I was a devoted reader of Pulse! magazine, and the feature it ran about Ambitious Lovers made me think Greed would be something I’d like. I had just gotten into Kronos Quartet and downtown New York jazz, and Arto Lindsay certainly hung around the likes of John Zorn, Bill Frisell and Joey Baron.
But I was on a budget. I had to be strategic about what I acquired.
So Greed got pushed aside for other things — Broadway musicals, Duran Duran, all the stuff that would eventually turn into alternative rock.
I soon convinced myself that in reality, I wasn’t terribly interested in Ambitious Lovers after all. Back then, I couldn’t preview any of the music I was interested in pursuing. Radio and MTV were useless, so I had to rely on the printed word. Up until the era of downloading, press reviews really were my means of discovery.
But reading about music isn’t the same as listening to it. I lucked out a lot with my faith in reviews, but I also ended up getting just as many duds.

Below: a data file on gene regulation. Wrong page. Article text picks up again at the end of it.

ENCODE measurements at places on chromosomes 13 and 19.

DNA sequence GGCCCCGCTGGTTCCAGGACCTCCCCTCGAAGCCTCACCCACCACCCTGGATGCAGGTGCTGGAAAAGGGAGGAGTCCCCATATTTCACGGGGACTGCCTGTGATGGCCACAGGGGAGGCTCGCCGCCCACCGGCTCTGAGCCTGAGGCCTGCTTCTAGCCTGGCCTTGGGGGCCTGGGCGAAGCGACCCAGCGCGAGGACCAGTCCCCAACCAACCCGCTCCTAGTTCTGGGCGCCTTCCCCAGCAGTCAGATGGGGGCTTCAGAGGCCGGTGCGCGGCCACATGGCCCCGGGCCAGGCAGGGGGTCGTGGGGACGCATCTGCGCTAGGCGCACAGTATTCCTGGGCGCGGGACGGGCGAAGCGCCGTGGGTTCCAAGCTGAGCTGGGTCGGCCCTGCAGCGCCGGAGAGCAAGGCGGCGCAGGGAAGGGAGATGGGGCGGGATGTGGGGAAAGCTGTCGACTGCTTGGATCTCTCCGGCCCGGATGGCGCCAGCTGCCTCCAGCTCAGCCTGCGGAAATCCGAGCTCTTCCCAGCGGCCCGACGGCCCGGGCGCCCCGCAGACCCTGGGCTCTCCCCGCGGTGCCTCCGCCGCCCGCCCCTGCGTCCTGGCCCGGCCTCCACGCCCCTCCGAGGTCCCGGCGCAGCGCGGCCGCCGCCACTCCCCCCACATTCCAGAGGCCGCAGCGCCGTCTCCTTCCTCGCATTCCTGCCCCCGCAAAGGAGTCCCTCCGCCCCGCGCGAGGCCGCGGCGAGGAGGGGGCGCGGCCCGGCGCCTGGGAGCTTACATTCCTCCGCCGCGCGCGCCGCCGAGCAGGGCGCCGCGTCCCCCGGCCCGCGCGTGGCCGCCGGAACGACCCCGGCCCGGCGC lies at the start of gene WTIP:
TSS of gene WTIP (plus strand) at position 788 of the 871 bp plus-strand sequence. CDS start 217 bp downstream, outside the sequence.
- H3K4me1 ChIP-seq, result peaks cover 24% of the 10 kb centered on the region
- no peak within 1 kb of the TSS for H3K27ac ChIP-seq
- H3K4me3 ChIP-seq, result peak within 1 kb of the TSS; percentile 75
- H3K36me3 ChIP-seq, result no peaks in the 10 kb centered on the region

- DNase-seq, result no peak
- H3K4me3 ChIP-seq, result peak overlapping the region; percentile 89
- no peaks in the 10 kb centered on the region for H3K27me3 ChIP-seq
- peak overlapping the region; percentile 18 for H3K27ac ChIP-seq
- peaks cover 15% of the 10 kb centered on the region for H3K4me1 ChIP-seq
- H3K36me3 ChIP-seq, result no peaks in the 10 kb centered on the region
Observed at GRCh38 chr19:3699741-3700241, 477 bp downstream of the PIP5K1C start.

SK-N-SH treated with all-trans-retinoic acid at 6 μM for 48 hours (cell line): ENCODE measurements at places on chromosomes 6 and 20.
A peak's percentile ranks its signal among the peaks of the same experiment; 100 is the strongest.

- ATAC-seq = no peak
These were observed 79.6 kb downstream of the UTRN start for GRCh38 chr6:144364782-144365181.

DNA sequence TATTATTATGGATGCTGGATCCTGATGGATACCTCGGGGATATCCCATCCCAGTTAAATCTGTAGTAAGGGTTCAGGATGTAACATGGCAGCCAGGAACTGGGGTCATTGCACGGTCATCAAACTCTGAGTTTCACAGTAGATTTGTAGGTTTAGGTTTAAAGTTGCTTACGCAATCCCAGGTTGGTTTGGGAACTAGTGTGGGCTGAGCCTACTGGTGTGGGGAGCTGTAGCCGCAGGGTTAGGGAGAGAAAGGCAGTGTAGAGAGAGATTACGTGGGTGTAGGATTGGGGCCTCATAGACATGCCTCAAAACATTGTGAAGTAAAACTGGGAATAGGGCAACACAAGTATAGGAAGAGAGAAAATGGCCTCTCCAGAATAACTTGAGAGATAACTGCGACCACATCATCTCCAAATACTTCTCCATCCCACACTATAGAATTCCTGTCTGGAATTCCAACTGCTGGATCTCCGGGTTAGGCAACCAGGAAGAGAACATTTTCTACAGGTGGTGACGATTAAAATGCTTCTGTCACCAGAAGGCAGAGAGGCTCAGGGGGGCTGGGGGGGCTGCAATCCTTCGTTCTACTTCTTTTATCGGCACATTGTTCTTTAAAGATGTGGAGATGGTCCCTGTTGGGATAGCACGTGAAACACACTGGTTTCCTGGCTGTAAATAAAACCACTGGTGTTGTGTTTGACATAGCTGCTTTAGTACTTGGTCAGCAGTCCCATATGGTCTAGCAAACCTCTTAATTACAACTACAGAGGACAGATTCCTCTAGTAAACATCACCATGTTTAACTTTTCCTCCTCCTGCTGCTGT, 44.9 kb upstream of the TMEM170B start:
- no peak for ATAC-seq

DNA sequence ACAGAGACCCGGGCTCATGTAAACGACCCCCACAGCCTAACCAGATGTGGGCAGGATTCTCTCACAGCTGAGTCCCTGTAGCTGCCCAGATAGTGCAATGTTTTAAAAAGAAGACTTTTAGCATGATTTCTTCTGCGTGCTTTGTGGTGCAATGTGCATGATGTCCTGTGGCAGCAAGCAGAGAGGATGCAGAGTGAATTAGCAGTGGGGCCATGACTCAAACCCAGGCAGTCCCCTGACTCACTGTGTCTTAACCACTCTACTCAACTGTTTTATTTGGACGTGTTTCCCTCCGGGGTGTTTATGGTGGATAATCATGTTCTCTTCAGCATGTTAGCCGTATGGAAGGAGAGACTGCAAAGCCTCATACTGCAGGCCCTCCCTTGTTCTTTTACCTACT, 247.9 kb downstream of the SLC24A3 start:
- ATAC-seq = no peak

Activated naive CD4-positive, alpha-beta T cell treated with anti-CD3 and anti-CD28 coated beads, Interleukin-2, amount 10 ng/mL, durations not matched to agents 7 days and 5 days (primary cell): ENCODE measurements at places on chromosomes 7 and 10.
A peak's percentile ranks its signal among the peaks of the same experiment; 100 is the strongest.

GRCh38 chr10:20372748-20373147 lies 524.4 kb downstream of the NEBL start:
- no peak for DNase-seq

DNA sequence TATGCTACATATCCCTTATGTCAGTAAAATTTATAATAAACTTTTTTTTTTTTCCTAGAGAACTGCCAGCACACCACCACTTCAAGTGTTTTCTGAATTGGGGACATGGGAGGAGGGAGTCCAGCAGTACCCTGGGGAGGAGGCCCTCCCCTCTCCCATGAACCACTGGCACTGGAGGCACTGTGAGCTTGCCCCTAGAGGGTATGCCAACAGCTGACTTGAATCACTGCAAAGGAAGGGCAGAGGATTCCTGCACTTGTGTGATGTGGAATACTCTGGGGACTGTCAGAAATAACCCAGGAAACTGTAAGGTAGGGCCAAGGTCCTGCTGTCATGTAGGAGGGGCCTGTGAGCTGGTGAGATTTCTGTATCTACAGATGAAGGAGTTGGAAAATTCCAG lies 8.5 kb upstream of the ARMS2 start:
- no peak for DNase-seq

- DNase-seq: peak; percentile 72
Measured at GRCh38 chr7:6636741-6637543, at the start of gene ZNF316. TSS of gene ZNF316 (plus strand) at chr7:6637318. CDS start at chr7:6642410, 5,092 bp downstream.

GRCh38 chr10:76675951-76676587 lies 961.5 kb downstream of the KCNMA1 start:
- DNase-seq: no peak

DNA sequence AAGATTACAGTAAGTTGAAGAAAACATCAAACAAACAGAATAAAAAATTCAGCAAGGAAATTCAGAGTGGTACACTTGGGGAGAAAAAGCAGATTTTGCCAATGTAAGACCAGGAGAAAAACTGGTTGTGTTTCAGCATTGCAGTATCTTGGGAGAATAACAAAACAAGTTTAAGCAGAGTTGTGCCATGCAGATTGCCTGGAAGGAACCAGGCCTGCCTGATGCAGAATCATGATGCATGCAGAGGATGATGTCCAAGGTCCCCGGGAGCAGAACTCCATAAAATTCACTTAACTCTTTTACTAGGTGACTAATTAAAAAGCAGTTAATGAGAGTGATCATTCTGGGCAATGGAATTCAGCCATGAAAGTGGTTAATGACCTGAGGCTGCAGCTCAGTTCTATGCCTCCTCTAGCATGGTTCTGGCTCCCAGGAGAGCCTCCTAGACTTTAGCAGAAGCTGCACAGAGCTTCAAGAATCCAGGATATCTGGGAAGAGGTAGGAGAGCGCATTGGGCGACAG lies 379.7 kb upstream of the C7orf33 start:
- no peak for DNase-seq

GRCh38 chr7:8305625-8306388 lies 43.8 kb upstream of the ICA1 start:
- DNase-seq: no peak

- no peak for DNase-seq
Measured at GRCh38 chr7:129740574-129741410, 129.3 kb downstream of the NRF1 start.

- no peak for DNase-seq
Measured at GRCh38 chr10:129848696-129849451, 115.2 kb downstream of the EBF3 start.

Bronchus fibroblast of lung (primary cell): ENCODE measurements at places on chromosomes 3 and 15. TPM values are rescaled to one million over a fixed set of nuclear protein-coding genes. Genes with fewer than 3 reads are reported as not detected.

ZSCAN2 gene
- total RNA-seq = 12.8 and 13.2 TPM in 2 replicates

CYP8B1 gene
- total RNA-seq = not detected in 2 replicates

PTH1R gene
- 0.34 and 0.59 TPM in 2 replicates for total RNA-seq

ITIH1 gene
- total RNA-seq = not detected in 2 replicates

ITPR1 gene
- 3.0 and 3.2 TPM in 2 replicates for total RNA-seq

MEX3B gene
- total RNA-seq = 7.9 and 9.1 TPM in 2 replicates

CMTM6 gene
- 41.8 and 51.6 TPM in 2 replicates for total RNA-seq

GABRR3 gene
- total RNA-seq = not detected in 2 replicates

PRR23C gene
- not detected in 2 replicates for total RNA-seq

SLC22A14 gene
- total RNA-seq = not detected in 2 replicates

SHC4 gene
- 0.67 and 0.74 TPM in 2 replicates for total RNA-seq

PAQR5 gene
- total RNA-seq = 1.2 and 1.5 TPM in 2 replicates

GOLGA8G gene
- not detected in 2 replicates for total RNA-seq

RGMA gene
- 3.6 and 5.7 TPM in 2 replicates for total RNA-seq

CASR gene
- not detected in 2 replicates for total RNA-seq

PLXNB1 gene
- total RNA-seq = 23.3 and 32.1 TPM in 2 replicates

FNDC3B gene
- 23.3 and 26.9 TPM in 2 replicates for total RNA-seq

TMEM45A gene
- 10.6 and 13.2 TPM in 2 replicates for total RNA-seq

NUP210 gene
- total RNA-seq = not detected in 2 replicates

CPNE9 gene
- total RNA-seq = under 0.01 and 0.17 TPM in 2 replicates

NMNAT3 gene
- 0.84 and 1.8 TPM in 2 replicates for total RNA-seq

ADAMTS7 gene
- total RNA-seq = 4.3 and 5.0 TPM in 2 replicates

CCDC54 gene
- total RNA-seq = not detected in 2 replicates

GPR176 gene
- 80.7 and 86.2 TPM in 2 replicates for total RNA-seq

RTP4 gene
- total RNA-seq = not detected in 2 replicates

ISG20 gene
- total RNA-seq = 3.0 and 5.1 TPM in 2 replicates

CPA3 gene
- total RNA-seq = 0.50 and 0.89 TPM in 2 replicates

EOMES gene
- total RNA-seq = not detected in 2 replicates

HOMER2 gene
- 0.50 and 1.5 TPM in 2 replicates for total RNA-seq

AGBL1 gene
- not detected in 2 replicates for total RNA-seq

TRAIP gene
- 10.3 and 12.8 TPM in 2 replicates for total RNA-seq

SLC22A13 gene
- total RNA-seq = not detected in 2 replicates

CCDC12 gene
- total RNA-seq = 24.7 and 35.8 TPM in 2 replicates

In short, the word of mouth around Ambitious Lovers wasn’t strong enough to convince me to plunge.
Now that I have a disposable income, a $4 worn vinyl copy is no imposition at all, so I picked it up to sate my curiosity.
I’m pretty sure I would have kept it in my collection had I bought it back then.
Lindsay sprechstimmes his way through the album, staying approximately in tune long enough to deliver a catchy chorus. The dated rhythm machines and synth bass mix remarkably well with the bursts of noise from Lindsay’s guitar.
Even Zorn doesn’t sound out of sorts on his brief appearance on the album. The quieter moments aren’t as impressive as the funkier, noisier bits.
In short, Greed is a pop album ground to bits by the downtown New York aesthetic. I’m glad I bought it eventually.
Tags: ambitious lovers, vinyl find
Back in Black has meant different things to me over the course of forty(mumble-mumble) years.